Discussion Topic

Pi's heroism by the end of "Life of Pi."


By the end of Life of Pi, Pi's heroism is demonstrated through his survival against overwhelming odds. He shows incredible resourcefulness, resilience, and courage while stranded on the lifeboat, maintaining hope and determination despite his dire circumstances. His ability to coexist with a Bengal tiger and his mental fortitude highlight his heroic qualities.

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By the end of "Life of Pi," is Pi considered a hero and why?

First, let us take a look at the definition of hero from a literary standpoint. The term hero has been used to simply denote the main character. As an archetype, the hero has appeared in every religion in the world. The hero archetype can also be found in mythology and epics from all over the world. Here are some common characteristics of the hero archetype:

  • The hero leaves his home or family.
  • Some type of event sends the hero on a quest or journey.
  • Often, the hero has a weapon that only he/she can wield.
  • The hero often secures supernatural help.
  • The hero must prove himself and overcome many obstacles on the journey.

Although there are many different versions of the hero's journey, the basic outline of the hero's journey is outlined below:

  • An initiating event.
  • A call to action.
  • Crossing the threshold between the known and the unknown.
  • A series of tests/challenges.
  • Return as a changed person.

Using these models to understand Yann Martel's novel Life of Pi, I would say that Pi is a hero. This assertion helps us to see the story through a different lens. It is a multilayered novel, and the events are incredible. Analyzing Pi from the standpoint of the hero's journey shows Pi as a master of his circumstances rather than a victim of them.

For Pi, the initiating event is when Pi is thrown overboard by the crew of the Tsimtsum during a storm. He lands in the ocean with several wild animals that are being transported to North America. He saves Richard Parker, the Bengal tiger, even though he is well aware of the danger he might face as a result.

Throughout the next portion of the book, he observes the actions of the other animals aboard the lifeboat without taking much action himself. He observes when the hyena kills the zebra and the orangutan. Then, he observes the tiger kill the hyena. In a way, this is Pi's call to action. Previous to this, the tiger has been seasick and not much of a threat. When the tiger kills the hyena, Pi is awakened from any complacency and knows that he must master the tiger or fall prey to it.

He masters Richard Parker by providing for his needs, establishing his territory, and using the whistle to assert dominance. This is certainly part of the challenges Pi faces. The Frenchman is also a challenge for him. Pi is desperate for companionship. He is clinging desperately to his sense of humanity and morality, things he learned while practicing the three world religions he identifies with. Instead of existing as a companion or mentor, the Frenchman turns out to be an enemy and is disposed of by Richard Parker.

The next challenge Pi faces (in addition to the challenges of daily survival with the threat of a Bengal tiger aboard the lifeboat) is the island of the meerkats. At first, it seems that Pi has found a type of paradise. There is fresh water, an abundance of food, and shelter. However, he learns that the island is carnivorous, and it is one of the biggest threats he faces. Along the way, he turns to prayer, which is where the supernatural intervenes on his behalf. He prays to Allah, Jesus, and a Hindu god.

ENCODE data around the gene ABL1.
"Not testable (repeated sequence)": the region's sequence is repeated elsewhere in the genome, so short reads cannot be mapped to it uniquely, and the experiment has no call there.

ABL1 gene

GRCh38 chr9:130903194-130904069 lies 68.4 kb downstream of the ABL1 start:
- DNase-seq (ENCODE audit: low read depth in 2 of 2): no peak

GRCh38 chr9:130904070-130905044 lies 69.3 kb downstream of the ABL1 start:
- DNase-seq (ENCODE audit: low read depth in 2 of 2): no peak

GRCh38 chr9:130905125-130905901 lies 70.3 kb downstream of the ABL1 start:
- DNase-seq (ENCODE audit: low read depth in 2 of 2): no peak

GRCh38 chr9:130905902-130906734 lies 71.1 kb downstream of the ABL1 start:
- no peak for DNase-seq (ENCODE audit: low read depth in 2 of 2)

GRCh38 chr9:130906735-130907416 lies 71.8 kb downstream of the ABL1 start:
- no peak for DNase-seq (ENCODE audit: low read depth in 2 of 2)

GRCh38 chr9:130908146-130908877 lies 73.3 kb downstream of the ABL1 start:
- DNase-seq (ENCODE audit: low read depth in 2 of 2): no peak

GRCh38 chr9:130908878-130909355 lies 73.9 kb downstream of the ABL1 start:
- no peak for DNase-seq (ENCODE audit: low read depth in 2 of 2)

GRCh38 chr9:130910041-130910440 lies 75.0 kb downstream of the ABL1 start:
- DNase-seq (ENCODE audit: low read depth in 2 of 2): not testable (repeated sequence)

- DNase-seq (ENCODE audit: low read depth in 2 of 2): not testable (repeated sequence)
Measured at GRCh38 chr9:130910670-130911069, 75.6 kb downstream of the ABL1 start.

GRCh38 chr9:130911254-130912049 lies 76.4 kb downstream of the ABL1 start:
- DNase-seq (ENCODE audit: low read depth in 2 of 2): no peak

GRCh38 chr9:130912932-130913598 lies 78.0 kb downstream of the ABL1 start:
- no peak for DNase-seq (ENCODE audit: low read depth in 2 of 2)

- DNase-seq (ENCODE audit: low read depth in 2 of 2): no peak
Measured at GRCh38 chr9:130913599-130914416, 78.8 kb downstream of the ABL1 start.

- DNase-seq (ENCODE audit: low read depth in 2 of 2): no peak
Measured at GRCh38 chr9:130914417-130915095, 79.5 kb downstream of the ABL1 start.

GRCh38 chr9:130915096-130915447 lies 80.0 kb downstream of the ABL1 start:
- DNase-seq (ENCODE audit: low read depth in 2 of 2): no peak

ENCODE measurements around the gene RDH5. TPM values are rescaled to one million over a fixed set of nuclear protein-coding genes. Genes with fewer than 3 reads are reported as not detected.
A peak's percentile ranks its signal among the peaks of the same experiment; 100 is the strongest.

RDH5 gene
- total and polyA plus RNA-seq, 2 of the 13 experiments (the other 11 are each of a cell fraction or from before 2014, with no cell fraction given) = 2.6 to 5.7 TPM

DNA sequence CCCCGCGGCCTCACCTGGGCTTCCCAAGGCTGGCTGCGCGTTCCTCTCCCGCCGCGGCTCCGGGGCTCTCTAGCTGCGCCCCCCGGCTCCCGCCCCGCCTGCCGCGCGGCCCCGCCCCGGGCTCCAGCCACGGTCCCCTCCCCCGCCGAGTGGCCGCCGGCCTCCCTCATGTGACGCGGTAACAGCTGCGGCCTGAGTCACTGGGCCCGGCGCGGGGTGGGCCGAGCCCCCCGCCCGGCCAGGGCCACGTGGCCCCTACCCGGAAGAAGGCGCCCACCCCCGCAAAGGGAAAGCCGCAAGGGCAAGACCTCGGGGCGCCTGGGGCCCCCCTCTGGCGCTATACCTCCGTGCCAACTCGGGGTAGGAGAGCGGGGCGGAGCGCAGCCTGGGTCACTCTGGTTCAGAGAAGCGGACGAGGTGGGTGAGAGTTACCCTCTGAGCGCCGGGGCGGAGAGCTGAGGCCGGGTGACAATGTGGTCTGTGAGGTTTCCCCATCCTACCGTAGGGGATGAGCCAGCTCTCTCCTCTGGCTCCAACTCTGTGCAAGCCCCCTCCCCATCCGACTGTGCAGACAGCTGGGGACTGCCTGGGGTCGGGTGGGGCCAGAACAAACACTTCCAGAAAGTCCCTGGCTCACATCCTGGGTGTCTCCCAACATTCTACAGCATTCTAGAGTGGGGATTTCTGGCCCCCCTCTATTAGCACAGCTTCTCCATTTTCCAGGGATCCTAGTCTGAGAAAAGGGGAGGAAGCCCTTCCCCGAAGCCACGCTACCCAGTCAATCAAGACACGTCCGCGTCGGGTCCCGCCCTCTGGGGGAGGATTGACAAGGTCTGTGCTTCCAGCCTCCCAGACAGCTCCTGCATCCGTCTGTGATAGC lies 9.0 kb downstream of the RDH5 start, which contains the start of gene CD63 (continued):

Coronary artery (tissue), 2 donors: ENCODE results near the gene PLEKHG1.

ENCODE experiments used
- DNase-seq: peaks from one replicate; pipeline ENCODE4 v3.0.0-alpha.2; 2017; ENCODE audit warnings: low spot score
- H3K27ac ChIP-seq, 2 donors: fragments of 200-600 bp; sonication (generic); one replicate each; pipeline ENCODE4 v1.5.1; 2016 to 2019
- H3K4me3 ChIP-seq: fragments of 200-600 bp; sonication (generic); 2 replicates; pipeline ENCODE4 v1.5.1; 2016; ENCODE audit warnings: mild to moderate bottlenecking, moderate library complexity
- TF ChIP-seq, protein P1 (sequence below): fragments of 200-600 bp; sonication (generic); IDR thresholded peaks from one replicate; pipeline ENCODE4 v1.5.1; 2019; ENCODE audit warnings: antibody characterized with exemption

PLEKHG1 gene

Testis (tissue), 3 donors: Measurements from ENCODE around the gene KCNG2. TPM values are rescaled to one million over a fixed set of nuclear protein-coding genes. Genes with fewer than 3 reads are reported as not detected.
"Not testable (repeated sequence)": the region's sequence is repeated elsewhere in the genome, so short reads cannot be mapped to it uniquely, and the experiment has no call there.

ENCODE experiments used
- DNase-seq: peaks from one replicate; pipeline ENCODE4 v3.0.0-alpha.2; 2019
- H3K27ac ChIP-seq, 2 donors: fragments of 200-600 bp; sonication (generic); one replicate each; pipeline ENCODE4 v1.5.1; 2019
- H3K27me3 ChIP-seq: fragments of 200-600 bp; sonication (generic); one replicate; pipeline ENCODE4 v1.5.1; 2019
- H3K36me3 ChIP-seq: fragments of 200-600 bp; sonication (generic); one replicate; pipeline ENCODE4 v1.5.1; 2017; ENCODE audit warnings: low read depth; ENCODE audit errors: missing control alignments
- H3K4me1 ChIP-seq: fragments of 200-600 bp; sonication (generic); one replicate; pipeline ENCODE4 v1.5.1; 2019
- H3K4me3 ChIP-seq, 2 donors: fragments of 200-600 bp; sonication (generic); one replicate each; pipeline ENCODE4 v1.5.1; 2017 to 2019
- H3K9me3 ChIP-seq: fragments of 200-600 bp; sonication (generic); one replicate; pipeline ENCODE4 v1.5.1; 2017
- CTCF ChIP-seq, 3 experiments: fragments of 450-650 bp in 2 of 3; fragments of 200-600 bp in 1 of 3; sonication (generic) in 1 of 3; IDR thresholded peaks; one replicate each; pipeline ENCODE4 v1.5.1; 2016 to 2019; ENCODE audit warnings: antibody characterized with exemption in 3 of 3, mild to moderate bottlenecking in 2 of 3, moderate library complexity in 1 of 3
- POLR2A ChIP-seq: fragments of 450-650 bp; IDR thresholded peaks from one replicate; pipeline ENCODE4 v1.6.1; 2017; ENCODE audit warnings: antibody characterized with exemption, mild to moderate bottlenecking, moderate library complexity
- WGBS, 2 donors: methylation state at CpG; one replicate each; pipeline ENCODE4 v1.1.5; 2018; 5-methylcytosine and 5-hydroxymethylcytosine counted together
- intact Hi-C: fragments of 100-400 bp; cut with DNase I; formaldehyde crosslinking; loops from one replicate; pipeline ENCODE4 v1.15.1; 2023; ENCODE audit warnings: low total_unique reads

The end of the story includes Pi's return to civilization. He tells the story of the animals on board with him, and investigators refuse to believe it. He then tells the exact same story with humans in the place of animals. Investigators are left with the choice of which version to believe. For Pi, his transformation has come through the trials he faced. He feels a sense of loss that Richard Parker leaves him without a thought, which shows that Pi's humanity is intact. What is changed in Pi is the confidence he now possesses: he is able to face up to anything he encounters in life. Readers are faced with the decision of which story to believe. The one with the animals could be a manifestation of the trauma that Pi went through. The version with the humans could be the truth, or it could be told to satisfy the investigators. Other changes that take place in Pi depend on which version readers choose.

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Is Pi considered a hero by the end of Life of Pi?

It depends what you mean by hero. Over the course of the story, Pi does do some incredible things including saving his own life, escaping peril, and caring for the tiger that resides on the boat with him. He is regarded as miraculous and impressive, and his story is very incredible, but he doesn’t necessarily reach hero status.

By nature of being the protagonist, he is the “hero” of his own story, but because his actions were not necessarily heroic, it is hard to deem him a hero. For instance, he is not seen fighting for a cause other than survival, and he doesn’t show incredible strength or leadership, which are some archetypical traits of a hero.

Instead, because his story becomes widely publicized and people are very interested in hearing about him, he reaches more of a legendary status than a heroic one.

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